A scenic blast

Mountain biking Italian Canyon a favorite for locals

Sam Dayzie rides Italian Canyon trail in the Boggy Draw area near Dolores. Dayzie, a former competitive racer, was one of the first to establish the trail by linking up old cow trails.


For local trailblazer Sam Dayzie, mountain biking opportunities are always presenting themselves.

And such was the case ten years ago during a hunting trip in the Boggy Draw area of the San Juan National Forest. While scouting for elk near Italian Canyon, Dayzie had a revelation.

"I realized this open mesa would be some nice riding, and it's crisscrossing with cattle trails," he said. "I started riding out here with other locals, jumping from cow trail to cow trail, and exploring a good loop route."

After years of riding the connecting cow trails, and with the eventual blessing from national forest in 2005, the six-mile Italian Canyon Trail was officially born, signed and put on the map.

Together, Italian and the Maverick Trails form an 11-mile loop that has become a local's favorite. The ideal ride features open meadows and views of the La Plata Mountains, Sleeping Ute Mountain, Italian Canyon, and the Dolores River Valley.

"It's really the best ride in the area because of the vistas," says Pete Eschallier, of Kokopelli Bike and Board. "What's nice is it gets you out of the pine forests and onto a beautiful, remote mesa. It's a nice length with challenging aspects."

If you go:

The traditional route is counterclockwise, and takes off from the Maverick Trail. From the Boggy Draw trailhead parking lot, cross the cattle guard and get on the Maverick trail. After three rolling miles, Italian Canyon takes off to the right; then the real fun begins.

This ride is intermediate because of some steep climbs and technical rocky areas. It's longer distance deters riders meaning it is blissfully uncrowded.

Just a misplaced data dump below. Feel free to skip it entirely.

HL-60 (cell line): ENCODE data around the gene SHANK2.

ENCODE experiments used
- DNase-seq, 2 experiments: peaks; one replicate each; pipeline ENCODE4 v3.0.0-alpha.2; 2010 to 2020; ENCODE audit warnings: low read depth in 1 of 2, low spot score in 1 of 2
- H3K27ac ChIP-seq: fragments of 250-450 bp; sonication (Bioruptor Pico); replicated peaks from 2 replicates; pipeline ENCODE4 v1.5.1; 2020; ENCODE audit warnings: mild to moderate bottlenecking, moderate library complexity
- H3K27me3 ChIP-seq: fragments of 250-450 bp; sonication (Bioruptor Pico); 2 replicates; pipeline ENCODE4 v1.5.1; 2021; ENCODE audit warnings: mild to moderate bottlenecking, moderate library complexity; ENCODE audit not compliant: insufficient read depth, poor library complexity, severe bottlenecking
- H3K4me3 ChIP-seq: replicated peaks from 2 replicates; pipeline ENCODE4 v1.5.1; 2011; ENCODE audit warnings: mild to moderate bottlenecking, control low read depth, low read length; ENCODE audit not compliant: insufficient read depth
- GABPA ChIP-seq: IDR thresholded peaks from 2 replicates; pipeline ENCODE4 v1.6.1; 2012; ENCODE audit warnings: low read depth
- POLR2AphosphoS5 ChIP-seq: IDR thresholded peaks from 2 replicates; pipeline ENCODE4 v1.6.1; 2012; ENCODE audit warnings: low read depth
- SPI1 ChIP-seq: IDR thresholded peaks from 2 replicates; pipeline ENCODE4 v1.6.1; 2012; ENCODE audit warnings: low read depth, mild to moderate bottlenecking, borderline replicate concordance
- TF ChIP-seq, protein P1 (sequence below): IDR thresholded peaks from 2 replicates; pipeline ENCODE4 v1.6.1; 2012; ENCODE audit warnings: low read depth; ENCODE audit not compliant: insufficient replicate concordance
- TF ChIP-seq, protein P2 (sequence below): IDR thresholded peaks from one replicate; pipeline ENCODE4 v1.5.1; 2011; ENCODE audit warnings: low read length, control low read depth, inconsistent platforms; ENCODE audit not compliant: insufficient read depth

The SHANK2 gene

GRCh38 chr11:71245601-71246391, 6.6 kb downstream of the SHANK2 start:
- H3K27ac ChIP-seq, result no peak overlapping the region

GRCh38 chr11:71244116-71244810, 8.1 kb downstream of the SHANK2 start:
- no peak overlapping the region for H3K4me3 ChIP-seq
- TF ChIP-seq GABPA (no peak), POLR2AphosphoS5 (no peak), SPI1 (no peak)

The trail flows nicely, climbing up a ridge and then dropping into a secluded canyon, dubbed the Bear's Den.

"When I was scouting a good route, I saw a momma bear and her cubs right here," Dayzie says on a recent tour. "The bear charged at me; I just kept riding."

More casual climbing through ponderosa forests opens into small meadows leading to a wild and rocky descent that includes a log obstacle. But catch your breath, pull a drink, and drop into the granny gears for what's next.

A sudden, double-whammy of a climb is an exhilarating challenge. The route is "clean" meaning it is rideable, but whether you make the top, or stop half-way at a false summit, depends on the strength of your legs and lungs.

Topping out the hill, riders leave the dark forest and enter onto a panoramic mesa of wildflower meadows bordered by sage-brush, mountain mahogany, and rabbit brush.

The views are spectacular from here as the trail borders the edge of the mesa for several miles. Wildlife, including bears, pheasant, coyote, deer, and elk are occasionally seen.

After an obvious rock outcropping view point, the trail re-enters the woods, and descends for two miles along smooth singletrack. The junction with the Maverick trail soon appears, marked by a bike gate. A few short climbs later, the trail hits the Boggy Draw Road and the trailhead.

Riding Italian "backward" or clockwise has become a popular option. But I prefer the traditional way because the challenging climb feels more rewarding. Allow 2-3 hours for this ride.

Whichever way it's ridden, mountain biking scenic Italian Canyon is a must for locals and visitors alike.

Star/Jim Mimiaga

Views of the Dolores River Valley are a nice feature of the Italian Canyon trail. Enlargephoto

Jim Mimiaga/Dolores Star

Star/Jim Mimiaga Views of the Dolores River Valley are a nice feature of the Italian Canyon trail.

A skeleton sculpture greets riders on Italian Canyon Trail. Enlargephoto

Jim Mimiaga/Dolores Star

A skeleton sculpture greets riders on Italian Canyon Trail.

Wildlife abounds on the Italian Canyon trail. Pictured here is a horny toad. Enlargephoto

Jim Mimiaga/Dolores Star

Wildlife abounds on the Italian Canyon trail. Pictured here is a horny toad.

Pat Goddard and his dog Poodles enjoy the trails at Boggy Draw near Dolores. Enlargephoto

Jim Mimiaga/Dolores Star

Pat Goddard and his dog Poodles enjoy the trails at Boggy Draw near Dolores.

Dani Gregory and Sam Dayzie discuss mountain biking on the Italian Canyon trail at Boggy Draw above Dolores. Enlargephoto

Jim Mimiaga/Dolores Star

Dani Gregory and Sam Dayzie discuss mountain biking on the Italian Canyon trail at Boggy Draw above Dolores.